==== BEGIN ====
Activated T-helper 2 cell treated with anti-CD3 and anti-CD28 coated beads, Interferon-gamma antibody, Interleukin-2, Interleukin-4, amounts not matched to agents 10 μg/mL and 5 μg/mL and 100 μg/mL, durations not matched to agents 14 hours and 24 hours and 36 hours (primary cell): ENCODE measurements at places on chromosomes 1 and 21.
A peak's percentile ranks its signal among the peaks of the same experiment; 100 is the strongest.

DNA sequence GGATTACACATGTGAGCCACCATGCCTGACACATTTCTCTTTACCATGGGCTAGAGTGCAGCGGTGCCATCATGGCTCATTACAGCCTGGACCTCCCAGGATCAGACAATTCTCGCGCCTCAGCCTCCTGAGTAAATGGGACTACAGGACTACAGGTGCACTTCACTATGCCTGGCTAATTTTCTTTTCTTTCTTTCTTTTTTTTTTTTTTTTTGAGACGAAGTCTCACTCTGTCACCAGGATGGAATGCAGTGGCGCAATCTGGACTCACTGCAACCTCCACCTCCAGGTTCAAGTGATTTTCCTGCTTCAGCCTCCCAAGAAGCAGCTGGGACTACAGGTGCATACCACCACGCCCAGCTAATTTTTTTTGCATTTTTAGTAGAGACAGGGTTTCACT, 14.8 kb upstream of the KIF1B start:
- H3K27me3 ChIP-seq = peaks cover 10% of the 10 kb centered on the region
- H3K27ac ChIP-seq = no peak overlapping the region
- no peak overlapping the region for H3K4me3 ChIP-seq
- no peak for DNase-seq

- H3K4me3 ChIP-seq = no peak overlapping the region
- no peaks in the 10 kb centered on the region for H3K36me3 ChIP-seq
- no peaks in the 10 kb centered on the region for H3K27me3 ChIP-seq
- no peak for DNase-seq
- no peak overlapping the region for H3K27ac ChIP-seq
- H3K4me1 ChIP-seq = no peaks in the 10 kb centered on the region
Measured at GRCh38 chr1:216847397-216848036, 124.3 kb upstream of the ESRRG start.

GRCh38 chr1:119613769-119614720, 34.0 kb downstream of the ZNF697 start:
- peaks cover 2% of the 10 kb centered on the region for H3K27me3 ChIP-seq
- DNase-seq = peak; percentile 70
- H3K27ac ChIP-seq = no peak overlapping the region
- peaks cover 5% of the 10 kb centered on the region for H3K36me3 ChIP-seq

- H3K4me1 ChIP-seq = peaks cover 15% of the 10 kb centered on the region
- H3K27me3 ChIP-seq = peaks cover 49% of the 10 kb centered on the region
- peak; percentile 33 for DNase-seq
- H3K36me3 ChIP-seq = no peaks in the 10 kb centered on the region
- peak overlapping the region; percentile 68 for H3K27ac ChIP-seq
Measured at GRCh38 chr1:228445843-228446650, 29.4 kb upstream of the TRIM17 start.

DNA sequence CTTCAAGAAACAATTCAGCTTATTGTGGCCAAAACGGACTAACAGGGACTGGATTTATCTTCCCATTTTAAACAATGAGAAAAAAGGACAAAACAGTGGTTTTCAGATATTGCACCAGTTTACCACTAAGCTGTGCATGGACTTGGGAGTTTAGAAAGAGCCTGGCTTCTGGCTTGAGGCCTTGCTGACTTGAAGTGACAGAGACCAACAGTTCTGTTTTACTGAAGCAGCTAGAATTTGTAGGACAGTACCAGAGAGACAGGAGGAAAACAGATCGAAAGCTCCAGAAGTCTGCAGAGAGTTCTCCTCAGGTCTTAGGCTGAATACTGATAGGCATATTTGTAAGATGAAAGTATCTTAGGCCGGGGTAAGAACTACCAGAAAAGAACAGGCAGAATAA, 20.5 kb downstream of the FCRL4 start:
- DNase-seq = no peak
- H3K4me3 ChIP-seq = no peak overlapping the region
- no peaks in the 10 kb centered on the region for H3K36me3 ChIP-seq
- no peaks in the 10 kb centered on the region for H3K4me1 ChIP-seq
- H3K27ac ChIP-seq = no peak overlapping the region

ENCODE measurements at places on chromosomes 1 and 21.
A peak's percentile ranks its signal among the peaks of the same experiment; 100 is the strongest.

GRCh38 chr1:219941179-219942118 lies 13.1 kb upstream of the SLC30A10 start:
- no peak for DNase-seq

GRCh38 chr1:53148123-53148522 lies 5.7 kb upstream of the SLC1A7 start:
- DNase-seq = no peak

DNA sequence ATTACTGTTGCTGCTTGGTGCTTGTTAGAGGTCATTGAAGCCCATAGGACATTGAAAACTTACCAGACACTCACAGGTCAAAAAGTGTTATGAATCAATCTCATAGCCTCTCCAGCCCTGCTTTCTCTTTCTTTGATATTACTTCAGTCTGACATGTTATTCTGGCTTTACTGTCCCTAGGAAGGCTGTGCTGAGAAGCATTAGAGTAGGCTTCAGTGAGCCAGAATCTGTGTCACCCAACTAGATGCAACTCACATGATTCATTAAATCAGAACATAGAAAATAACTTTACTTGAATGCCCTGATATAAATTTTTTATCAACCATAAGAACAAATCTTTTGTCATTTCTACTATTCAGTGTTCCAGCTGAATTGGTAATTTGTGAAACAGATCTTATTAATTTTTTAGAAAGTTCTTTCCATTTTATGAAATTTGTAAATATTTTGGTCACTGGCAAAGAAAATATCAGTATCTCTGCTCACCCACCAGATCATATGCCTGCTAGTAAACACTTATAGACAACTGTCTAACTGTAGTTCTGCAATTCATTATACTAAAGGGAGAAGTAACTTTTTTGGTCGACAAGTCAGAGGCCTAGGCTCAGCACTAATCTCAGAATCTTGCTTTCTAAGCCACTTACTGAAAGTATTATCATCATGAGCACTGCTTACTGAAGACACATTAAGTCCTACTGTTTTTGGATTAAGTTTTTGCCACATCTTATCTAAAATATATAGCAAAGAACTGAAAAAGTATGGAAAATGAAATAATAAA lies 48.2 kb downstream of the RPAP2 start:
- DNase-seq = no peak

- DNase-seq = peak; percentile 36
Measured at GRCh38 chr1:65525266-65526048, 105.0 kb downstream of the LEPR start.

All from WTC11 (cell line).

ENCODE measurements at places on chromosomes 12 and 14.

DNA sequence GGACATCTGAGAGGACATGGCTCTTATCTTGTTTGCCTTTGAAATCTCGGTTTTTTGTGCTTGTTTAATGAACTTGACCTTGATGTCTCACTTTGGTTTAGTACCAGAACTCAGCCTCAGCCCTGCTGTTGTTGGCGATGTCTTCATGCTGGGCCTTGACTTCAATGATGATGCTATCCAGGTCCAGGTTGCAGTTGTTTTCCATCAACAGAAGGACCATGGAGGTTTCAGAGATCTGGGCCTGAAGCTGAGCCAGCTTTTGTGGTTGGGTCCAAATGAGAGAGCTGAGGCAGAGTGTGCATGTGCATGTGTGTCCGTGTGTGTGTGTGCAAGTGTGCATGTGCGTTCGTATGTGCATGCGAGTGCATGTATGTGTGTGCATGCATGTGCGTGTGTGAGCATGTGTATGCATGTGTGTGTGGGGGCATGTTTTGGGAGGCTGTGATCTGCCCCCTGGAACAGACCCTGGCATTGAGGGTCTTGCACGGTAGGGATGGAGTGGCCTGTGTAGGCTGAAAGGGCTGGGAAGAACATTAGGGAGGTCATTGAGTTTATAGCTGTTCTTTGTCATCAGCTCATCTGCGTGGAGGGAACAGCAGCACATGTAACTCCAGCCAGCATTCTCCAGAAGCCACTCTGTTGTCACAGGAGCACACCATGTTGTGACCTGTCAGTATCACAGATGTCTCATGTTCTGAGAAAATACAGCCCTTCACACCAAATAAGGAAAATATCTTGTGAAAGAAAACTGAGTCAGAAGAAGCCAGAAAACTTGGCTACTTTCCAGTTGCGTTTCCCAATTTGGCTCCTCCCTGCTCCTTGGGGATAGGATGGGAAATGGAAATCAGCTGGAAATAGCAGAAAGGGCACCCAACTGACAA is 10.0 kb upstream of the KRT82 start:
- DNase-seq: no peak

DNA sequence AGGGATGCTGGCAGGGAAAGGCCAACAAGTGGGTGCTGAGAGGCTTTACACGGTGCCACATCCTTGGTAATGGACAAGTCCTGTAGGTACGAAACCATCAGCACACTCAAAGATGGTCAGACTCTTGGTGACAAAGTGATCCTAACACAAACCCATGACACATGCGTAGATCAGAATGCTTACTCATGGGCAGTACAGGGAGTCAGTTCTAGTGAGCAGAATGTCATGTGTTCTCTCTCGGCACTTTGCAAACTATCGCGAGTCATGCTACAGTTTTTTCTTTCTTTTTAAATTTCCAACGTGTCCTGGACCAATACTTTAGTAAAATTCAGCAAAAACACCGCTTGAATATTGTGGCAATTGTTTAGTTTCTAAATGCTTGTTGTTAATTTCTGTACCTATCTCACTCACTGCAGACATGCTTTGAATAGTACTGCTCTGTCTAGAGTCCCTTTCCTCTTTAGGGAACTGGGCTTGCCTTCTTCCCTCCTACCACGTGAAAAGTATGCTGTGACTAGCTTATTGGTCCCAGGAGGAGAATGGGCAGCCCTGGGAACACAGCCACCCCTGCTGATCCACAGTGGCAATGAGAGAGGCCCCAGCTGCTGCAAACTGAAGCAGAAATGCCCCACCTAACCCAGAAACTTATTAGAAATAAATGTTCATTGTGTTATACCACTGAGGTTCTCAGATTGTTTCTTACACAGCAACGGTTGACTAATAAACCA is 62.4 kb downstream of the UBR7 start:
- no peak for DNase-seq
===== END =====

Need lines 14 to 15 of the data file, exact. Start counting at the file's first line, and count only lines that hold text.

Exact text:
Measured at GRCh38 chr1:216847397-216848036, 124.3 kb upstream of the ESRRG start.

GRCh38 chr1:119613769-119614720, 34.0 kb downstream of the ZNF697 start: